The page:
Environmentalism: The Four-Part Series

The Environmental Protection Agency (EPA) was formed December 2, 1970. According to the EPA's website, Rachel Carson's book Silent Spring played a pivotal role in establishing one of the government's most powerful regulatory arms. In fact, the EPA refers to itself as "the extended shadow of Rachel Carson."

This week, in honor of Earth Day, we take a look at the environmentalism movement, the EPA, global warming and valuing nature over man.

The four-part series is compiled below for your convenience.

Environmentalism Part I: The EPA, Silent Spring and DDT

The most important day of the entire year is upon us — Earth Day on April 22nd. It's a day in which environmentalists will overlook and dismiss earth's inhabitants and literally choose to celebrate the dirt beneath our feet.

Earth Day isn't really about picking trash in your local park or remembering to recycle your soda can. It isn't even about hugging a tree. It has never been that innocent. Earth Day is a yearly reminder that humanity must be controlled, manipulated and even destroyed for the good of the planet.

How have we come to place a higher value on plant life than human life? It all started with a selection from the Book of the Month Club.

In 1962, Rachel Carson published Silent Spring, the book credited with igniting environmentalists in the United States. One hundred fifty thousand copies of "Silent Spring" were mailed to Book of the Month members and made their way into suburban America. With chapter titles such as "Elixirs of Death" and "Rivers of Death," Carson successfully mixed eloquence and horror to instill fear about the popular insecticide Dichloride Diphenyl Triclorethane, better known as DDT.

DDT was considered to be a miracle powder that played an extraordinary role in winning World War II. During the Second World War, DDT was used to protect allied troops and civilians from malaria, typhus and other insect-born diseases.

The insecticide proved to be invaluable against the Germans. In Italy, the fascists had strategically used mosquito-filled marshes to their advantage. And 22,000 troops were infected with malaria, until the American forces deployed crop dusters and DDT spray teams on the area, wiping out the mosquitos for good and allowing the allies to liberate Rome. DDT's efficiency at destroying insect-born illness was so great that many saw the potential in using DDT outside the theaters of war.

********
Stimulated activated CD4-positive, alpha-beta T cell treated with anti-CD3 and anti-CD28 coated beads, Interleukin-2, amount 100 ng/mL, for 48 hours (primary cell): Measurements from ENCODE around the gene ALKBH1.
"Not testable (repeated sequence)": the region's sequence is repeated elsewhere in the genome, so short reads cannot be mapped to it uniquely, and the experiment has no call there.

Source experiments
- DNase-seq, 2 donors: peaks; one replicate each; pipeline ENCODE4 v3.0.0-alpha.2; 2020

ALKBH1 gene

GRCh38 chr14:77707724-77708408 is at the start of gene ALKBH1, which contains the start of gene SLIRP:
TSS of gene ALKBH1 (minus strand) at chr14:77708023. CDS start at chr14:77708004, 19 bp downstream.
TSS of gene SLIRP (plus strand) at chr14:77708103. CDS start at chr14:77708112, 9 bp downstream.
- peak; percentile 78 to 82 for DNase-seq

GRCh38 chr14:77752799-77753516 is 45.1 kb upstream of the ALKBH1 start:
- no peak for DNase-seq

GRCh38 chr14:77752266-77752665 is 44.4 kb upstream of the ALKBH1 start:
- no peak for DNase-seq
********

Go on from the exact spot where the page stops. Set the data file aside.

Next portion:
In 1948, the Nobel Prize was awarded to Dr. Paul Moller for discovering DDT. It eradicated diseases like no other insecticide before. But no one seems to remember all the good DDT did for the people of the world.

Rachel Carson's narrative that DDT was detrimental to both nature and human health was hungrily gobbled up by the public and government officials alike. Within eight years of its publication, Silent Spring was directly credited with the creation of the EPA.

In 1972, only ten years after Silent Spring was published, the U.S. banned DDT and other countries quickly followed suit. Once countries started falling prey to Carson' misinformation about DDT, malaria ran rampant. The devastating insect-born disease once again ravaged South Africa and South American countries.

Robert Watts of the National Institutes of Health once remarked, "The ban on DDT may have killed 20 million children."

One could argue that Rachel Carson cared more about singing birds and leaping fish than children. One could also argue she was an accomplice in the deaths of millions around the world.

Environmentalism Part II: The Population Bomb

Earth Day will be celebrated by more than a billion people, making it the largest secular observance in the world. How did this singular day and its ideas become so engrained in society? In an ironic twist of fate, books --- those strange, obsolete things made from the destruction of trees --- have a lot to do with it.

You've learned about Rachel Carson's book Silent Spring. The charmingly illustrated and eloquently worded volume against the insecticide DDT captured the imaginations of government officials and the public alike. However, a similar book even more terrifying was published during the feverish haze of 1968.

The Population Bomb was Stanford University professor Paul Ehrlich's dire and impatient warning to mankind. Ehrlich painted an apocalyptic picture of the future: Too many people were being born and too many resources were drying up. The professor believed this was a fatal scenario for both the planet and humanity. He even went so far as to compare humanity to cancer.

"A cancer is an uncontrolled multiplication of cells. The population explosion is an uncontrolled multiplication of people. Treating only the symptoms of cancer may make the victim more comfortable at first, but eventually he dies, often horribly. A similar fate awaits a world with a population explosion, if only the symptoms are treated," Ehrlich said.

Ehrlich had many actual solutions on how to combat the disease of the surplus population. He was a staunch supporter of families having no more than two children, so much so that he outlined in The Population Bomb how to attack the media for promoting large families. Paul Ehrlich also floated the idea of creating a federal Department of Population and Environment (DPE), arguing that one of the DPE's main focuses would be encouraging more research on human sex determination to ensure first born children were males.